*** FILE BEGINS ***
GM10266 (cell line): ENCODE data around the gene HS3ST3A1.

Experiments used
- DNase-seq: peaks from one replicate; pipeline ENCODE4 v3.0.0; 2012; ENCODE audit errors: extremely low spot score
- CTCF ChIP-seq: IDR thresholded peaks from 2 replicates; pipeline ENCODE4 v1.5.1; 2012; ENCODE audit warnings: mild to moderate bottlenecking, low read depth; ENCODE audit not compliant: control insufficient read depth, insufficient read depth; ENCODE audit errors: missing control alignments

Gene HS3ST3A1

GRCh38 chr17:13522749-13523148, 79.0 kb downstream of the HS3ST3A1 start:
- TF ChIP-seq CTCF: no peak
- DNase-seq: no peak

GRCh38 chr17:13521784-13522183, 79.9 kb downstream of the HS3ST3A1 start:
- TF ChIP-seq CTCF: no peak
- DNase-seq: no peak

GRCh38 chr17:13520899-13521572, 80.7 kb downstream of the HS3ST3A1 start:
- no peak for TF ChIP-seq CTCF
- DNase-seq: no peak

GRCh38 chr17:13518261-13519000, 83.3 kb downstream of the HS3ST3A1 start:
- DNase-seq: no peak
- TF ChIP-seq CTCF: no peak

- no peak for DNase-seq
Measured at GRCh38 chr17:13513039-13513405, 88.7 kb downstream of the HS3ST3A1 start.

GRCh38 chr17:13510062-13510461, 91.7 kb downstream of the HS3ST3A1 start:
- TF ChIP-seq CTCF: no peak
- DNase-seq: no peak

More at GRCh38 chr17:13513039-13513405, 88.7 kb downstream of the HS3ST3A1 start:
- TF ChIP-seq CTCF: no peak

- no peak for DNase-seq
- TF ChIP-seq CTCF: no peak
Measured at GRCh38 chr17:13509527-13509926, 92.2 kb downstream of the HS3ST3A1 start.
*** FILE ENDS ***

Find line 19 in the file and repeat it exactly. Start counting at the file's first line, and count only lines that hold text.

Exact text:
Measured at GRCh38 chr17:13513039-13513405, 88.7 kb downstream of the HS3ST3A1 start.